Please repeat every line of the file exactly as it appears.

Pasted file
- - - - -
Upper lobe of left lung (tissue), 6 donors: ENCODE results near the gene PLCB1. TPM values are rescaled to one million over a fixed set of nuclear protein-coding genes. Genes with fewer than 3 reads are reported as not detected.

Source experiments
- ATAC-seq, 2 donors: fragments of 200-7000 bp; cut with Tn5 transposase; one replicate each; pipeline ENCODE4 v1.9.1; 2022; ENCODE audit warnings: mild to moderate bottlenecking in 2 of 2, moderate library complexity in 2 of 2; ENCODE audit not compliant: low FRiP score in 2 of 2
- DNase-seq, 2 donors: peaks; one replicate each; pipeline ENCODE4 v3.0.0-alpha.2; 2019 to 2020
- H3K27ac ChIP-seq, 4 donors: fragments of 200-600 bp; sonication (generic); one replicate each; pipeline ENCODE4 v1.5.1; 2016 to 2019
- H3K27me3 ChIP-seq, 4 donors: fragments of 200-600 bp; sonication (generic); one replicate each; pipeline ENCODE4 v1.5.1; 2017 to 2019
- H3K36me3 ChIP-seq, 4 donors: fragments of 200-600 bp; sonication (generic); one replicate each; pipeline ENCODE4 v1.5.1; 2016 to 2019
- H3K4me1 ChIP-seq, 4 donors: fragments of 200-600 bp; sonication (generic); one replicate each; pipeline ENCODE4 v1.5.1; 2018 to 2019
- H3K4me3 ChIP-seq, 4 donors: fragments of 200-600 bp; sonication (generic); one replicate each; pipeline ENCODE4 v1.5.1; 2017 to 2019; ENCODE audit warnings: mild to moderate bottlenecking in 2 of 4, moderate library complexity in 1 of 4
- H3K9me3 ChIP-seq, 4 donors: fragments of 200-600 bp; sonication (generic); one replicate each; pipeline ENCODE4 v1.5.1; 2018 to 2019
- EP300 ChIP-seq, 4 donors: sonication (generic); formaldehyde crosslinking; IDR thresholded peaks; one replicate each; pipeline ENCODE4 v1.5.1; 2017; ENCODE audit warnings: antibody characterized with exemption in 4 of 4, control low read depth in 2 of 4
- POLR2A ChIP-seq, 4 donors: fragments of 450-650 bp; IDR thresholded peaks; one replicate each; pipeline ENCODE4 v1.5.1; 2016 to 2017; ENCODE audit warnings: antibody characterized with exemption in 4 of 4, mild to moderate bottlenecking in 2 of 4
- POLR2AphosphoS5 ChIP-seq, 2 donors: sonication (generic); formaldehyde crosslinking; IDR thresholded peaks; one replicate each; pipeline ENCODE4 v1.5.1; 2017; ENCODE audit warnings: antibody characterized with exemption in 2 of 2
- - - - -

Upper lobe of left lung (tissue), 6 donors: ENCODE results near the gene PLCB1. TPM values are rescaled to one million over a fixed set of nuclear protein-coding genes. Genes with fewer than 3 reads are reported as not detected.

Source experiments
- ATAC-seq, 2 donors: fragments of 200-7000 bp; cut with Tn5 transposase; one replicate each; pipeline ENCODE4 v1.9.1; 2022; ENCODE audit warnings: mild to moderate bottlenecking in 2 of 2, moderate library complexity in 2 of 2; ENCODE audit not compliant: low FRiP score in 2 of 2
- DNase-seq, 2 donors: peaks; one replicate each; pipeline ENCODE4 v3.0.0-alpha.2; 2019 to 2020
- H3K27ac ChIP-seq, 4 donors: fragments of 200-600 bp; sonication (generic); one replicate each; pipeline ENCODE4 v1.5.1; 2016 to 2019
- H3K27me3 ChIP-seq, 4 donors: fragments of 200-600 bp; sonication (generic); one replicate each; pipeline ENCODE4 v1.5.1; 2017 to 2019
- H3K36me3 ChIP-seq, 4 donors: fragments of 200-600 bp; sonication (generic); one replicate each; pipeline ENCODE4 v1.5.1; 2016 to 2019
- H3K4me1 ChIP-seq, 4 donors: fragments of 200-600 bp; sonication (generic); one replicate each; pipeline ENCODE4 v1.5.1; 2018 to 2019
- H3K4me3 ChIP-seq, 4 donors: fragments of 200-600 bp; sonication (generic); one replicate each; pipeline ENCODE4 v1.5.1; 2017 to 2019; ENCODE audit warnings: mild to moderate bottlenecking in 2 of 4, moderate library complexity in 1 of 4
- H3K9me3 ChIP-seq, 4 donors: fragments of 200-600 bp; sonication (generic); one replicate each; pipeline ENCODE4 v1.5.1; 2018 to 2019
- EP300 ChIP-seq, 4 donors: sonication (generic); formaldehyde crosslinking; IDR thresholded peaks; one replicate each; pipeline ENCODE4 v1.5.1; 2017; ENCODE audit warnings: antibody characterized with exemption in 4 of 4, control low read depth in 2 of 4
- POLR2A ChIP-seq, 4 donors: fragments of 450-650 bp; IDR thresholded peaks; one replicate each; pipeline ENCODE4 v1.5.1; 2016 to 2017; ENCODE audit warnings: antibody characterized with exemption in 4 of 4, mild to moderate bottlenecking in 2 of 4
- POLR2AphosphoS5 ChIP-seq, 2 donors: sonication (generic); formaldehyde crosslinking; IDR thresholded peaks; one replicate each; pipeline ENCODE4 v1.5.1; 2017; ENCODE audit warnings: antibody characterized with exemption in 2 of 2